Install and configure Samba to share the printer with windows devices

  • Install samba on the pi
sudo apt-get install samba
  • Edit /etc/samba/smb.conf, update the [printer] and [print$] sections as follows
    comment = All Printers
    browseable = no
    path = /var/spool/samba
    printable = yes
    guest ok = yes
    read only = yes
    create mask = 0777

    comment = Printer Drivers
    path = /var/lib/samba/printers
    browseable = yes
    read only = yes
    guest ok = yes
  • Restart samba daemon
systemctl restart smbd
  • Install printer drivers on the Windows machine

On Windows devices, you should see raspberry pi in the network sharing center.


Double click on the raspberry pi and you should see the printer listed. Double click on the printer and windows might show a pop-up message complaining it cannot find the driver for the printer on the network which you can ignore. Windows should then prompt you to select the driver for the device from the list of drivers it has. Choose the appropriate driver for your printers make and model and you are done.


Test your printer and if it is working, you can ignore the below section.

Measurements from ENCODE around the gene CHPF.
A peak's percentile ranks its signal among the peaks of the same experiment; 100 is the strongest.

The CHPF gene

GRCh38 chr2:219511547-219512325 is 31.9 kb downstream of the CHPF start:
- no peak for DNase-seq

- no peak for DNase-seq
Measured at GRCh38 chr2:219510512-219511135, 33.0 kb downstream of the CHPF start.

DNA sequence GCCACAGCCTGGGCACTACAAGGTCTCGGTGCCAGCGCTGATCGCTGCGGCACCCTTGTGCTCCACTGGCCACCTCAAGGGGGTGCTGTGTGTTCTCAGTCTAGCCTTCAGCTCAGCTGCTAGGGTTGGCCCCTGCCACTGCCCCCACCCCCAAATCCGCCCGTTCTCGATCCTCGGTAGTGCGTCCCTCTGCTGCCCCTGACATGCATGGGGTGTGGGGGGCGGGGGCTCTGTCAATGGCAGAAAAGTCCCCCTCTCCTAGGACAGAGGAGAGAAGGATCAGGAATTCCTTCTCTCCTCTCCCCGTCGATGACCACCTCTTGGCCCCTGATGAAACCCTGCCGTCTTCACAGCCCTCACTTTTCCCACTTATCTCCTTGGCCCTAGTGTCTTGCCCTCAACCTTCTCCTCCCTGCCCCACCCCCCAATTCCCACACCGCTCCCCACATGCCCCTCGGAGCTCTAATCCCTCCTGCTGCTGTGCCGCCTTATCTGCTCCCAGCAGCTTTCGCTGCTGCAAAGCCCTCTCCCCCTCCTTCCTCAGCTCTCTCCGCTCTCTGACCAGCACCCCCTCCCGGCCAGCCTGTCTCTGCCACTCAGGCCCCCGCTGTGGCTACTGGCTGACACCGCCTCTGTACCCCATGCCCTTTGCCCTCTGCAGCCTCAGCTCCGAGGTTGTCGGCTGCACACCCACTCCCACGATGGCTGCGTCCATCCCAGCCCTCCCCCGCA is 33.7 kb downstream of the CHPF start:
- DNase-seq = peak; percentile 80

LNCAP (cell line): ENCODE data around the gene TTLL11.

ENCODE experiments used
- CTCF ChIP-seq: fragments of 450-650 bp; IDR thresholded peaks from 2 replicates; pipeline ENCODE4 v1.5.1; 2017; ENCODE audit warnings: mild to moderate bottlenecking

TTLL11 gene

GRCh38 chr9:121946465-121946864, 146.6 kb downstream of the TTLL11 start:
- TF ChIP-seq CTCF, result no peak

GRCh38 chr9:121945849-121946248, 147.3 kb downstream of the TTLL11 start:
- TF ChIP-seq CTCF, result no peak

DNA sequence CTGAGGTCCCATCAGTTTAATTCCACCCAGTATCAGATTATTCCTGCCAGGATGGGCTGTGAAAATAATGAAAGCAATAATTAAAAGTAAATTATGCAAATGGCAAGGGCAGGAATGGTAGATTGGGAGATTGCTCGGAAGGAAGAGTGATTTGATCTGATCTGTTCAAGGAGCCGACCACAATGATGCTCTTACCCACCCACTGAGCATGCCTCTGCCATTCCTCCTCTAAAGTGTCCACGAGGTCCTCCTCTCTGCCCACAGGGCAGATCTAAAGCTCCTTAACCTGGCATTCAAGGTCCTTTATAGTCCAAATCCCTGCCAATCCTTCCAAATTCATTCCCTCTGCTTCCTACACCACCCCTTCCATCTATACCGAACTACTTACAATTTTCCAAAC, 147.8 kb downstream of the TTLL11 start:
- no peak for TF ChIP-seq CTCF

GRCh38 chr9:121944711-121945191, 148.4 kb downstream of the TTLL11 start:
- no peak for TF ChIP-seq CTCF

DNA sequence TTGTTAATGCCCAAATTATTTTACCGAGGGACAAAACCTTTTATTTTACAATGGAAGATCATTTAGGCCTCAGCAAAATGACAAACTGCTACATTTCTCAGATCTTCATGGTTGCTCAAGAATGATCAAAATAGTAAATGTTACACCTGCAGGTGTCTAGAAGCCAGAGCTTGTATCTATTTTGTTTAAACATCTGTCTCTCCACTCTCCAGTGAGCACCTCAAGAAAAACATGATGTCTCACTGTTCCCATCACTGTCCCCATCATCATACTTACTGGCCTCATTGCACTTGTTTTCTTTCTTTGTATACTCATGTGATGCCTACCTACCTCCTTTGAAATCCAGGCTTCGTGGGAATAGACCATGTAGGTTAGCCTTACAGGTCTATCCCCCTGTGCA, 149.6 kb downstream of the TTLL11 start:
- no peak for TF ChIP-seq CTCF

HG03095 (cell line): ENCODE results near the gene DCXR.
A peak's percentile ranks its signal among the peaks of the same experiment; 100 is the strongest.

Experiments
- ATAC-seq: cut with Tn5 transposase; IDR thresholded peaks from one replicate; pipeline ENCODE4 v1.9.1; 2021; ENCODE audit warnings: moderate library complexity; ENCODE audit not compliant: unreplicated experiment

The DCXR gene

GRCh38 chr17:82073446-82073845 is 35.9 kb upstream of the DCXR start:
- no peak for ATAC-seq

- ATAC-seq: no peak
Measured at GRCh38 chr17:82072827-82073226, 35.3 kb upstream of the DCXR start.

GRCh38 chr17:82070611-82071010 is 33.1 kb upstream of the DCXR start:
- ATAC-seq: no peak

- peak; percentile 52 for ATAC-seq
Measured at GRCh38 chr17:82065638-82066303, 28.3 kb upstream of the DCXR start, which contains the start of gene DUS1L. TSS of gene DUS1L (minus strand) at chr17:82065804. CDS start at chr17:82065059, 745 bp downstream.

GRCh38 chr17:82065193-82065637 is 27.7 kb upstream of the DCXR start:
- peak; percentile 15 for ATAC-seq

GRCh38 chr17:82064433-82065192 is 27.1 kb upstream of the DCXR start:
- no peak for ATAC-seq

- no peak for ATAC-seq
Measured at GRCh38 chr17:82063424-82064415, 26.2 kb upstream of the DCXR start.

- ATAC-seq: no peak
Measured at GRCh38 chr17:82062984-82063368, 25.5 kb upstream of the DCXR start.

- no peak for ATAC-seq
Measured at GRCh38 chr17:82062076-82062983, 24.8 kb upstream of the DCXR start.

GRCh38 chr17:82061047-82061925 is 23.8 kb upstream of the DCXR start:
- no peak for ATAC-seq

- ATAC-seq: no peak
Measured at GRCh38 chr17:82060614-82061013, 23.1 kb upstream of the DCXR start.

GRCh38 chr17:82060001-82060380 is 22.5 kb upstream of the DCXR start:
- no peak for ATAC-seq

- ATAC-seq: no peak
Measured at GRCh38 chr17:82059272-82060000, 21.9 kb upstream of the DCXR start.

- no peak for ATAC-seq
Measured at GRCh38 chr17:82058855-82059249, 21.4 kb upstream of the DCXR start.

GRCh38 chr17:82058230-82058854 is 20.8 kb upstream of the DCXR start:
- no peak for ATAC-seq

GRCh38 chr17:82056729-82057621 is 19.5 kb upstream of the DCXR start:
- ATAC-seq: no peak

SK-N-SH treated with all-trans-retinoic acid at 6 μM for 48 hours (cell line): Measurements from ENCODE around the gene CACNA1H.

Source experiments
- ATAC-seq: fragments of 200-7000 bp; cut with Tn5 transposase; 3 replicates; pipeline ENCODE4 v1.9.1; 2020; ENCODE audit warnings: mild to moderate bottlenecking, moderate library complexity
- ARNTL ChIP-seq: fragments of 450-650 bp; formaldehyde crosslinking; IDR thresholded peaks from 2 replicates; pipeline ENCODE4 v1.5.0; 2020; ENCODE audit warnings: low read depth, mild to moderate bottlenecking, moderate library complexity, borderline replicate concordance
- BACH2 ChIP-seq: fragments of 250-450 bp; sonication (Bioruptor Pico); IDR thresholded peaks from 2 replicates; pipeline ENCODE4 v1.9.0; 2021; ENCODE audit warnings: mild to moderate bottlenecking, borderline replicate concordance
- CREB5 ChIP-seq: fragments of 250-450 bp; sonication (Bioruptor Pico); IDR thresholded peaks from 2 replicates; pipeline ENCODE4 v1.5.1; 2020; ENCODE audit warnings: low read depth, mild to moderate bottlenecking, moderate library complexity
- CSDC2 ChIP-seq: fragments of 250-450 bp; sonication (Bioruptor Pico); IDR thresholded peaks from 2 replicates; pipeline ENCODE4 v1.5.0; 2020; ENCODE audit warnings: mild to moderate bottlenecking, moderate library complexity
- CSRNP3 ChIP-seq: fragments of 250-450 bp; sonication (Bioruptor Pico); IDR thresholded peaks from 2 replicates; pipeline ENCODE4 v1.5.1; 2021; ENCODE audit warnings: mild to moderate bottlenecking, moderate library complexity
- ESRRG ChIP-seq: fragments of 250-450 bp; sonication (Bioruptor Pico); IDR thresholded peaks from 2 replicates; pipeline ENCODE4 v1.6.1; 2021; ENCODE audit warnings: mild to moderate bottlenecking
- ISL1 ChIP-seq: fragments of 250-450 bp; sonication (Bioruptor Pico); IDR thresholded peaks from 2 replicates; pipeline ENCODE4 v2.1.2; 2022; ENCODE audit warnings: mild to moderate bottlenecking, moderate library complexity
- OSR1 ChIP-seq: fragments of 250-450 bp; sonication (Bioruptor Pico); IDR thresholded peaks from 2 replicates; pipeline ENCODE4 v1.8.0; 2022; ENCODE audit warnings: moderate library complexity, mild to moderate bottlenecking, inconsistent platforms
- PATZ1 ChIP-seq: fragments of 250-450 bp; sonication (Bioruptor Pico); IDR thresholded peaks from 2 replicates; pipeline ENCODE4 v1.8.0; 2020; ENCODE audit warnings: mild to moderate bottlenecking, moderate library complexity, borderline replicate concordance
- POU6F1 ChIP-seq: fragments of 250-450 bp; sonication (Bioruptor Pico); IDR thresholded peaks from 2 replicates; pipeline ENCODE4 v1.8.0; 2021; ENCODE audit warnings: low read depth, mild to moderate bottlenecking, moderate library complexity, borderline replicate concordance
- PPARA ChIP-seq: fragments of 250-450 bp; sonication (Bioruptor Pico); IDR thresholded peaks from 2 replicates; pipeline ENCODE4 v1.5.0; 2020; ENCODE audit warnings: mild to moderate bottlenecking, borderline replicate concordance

But my printer won’t print..

My ancient printer is now available on the network, all the devices detect the printer and when I try printing, CUPS indeed sends the document to the printer and the job completes but the printer doesn’t print anything. It just makes a clicking sound sometimes making it seem like it is trying hard but it’s not able to print.

The issue with my printer was the HP driver is not compatible with the pi. Fortunately the printer uses ZjStream wire protocol There is a free driver named foo2zjs that was developed for Minolta magicolor 2300 DL printer which is also a ZjStream based printer and so the driver will work with HP 1018. See foo2js home page for more information.

  • Download and unpack the driver
$ wget -O foo2zjs.tar.gz
$ tar zxf foo2zjs.tar.gz
$ cd foo2zjs
  • Compile the driver
$ make
  • Get the firmware for the printer
$ ./getweb 1018	# Get HP LaserJet 1018 firmware file
$ ./getweb 1020	# Get HP LaserJet 1020 firmware file

Although my printer model is HP laserjet 1018, it gets detected as 1020. So I had to download the 1020 firmware file.

  • Install driver
$ sudo make install
  • Configure hotplug (required for printers that need firmware to be loaded every time it is turned on like mine)
$ sudo make install-hotplug
  • Make sure the firmware is copied to share directory at /usr/share/foo2zjs/firmware.

If you don’t see your firmware file (sihp1020.dl in my case) in this directory, copy it manually from the current folder. This is the same file you that you have downloaded in the previous step using ./getweb 1020 command.

Whenever the printer is turned on, hotplug will download this firmware to the printer.

  • Restart cups
$ sudo make cups

Turn the printer on and off. Delete and add the printer again in CUPS. This time you should the printer’s orange light blink indicating the firmware load. Check /var/log/messages for further debugging if required.

Written on August 18, 2020